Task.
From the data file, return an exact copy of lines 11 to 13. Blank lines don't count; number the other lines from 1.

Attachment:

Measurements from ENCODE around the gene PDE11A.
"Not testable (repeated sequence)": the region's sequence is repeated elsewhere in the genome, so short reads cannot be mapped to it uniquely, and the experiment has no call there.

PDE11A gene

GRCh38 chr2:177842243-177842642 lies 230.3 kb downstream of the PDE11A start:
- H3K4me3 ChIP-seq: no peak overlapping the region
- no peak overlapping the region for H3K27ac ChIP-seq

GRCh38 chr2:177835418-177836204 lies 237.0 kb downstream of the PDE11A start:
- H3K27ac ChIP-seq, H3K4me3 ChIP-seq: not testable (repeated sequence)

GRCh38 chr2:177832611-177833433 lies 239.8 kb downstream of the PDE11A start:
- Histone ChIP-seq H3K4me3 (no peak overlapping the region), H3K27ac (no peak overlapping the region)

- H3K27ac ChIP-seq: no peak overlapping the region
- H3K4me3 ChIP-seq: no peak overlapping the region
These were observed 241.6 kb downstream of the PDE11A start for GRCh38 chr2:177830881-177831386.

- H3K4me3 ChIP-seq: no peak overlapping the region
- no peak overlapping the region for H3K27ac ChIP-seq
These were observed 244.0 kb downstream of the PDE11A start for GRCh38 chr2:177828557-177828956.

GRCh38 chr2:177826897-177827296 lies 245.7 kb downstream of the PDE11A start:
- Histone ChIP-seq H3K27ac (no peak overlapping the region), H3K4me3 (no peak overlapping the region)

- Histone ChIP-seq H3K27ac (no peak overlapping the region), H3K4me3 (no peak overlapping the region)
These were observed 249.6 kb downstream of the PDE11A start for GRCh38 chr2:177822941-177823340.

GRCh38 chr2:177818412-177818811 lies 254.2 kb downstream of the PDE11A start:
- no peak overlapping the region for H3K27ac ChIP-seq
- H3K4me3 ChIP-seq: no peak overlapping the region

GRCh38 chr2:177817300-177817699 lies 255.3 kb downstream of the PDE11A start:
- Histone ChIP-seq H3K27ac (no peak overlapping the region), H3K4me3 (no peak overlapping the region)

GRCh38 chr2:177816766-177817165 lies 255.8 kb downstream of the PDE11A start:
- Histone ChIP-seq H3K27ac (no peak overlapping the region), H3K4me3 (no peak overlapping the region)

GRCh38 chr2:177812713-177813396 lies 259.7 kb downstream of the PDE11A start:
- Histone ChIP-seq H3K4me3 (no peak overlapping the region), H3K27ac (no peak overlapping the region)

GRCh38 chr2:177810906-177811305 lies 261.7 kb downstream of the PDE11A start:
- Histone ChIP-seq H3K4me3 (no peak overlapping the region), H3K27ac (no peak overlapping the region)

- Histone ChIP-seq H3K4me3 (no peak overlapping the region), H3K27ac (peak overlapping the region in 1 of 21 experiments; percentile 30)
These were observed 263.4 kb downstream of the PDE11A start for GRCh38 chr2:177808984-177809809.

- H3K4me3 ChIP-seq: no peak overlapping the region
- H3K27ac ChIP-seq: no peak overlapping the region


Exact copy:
- H3K27ac ChIP-seq: no peak overlapping the region
- H3K4me3 ChIP-seq: no peak overlapping the region
These were observed 241.6 kb downstream of the PDE11A start for GRCh38 chr2:177830881-177831386.